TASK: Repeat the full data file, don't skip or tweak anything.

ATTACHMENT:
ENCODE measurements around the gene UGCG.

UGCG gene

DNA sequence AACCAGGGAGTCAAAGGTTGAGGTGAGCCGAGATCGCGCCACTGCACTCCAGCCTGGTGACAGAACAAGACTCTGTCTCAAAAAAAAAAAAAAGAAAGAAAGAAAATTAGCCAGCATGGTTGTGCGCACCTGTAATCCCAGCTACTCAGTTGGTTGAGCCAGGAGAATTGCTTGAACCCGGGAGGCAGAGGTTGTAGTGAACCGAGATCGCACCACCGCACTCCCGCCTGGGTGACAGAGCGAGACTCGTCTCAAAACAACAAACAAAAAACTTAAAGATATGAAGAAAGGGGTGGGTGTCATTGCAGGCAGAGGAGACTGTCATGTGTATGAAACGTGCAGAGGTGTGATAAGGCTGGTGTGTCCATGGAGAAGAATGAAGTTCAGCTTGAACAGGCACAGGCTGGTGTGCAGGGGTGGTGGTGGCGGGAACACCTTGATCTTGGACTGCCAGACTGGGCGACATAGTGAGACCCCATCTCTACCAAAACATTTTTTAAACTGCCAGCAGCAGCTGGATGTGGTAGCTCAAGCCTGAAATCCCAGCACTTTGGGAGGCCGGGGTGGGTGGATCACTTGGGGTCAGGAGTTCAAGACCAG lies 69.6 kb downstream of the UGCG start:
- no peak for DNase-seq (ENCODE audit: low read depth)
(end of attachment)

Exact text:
ENCODE measurements around the gene UGCG.

UGCG gene

DNA sequence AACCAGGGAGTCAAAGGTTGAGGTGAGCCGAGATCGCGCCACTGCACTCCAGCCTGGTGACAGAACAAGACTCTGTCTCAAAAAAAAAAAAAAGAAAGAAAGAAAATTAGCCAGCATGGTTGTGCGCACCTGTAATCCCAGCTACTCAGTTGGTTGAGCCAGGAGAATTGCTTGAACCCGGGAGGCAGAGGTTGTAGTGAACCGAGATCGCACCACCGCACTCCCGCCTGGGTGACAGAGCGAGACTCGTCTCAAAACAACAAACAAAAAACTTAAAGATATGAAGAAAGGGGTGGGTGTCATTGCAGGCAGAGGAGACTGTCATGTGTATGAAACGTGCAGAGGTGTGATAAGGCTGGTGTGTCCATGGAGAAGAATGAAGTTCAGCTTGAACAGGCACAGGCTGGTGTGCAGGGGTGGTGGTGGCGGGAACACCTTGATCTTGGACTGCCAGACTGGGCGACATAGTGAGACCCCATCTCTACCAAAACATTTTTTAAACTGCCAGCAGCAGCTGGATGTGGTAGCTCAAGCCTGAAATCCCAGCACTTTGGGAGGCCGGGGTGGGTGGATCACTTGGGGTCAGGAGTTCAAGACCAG lies 69.6 kb downstream of the UGCG start:
- no peak for DNase-seq (ENCODE audit: low read depth)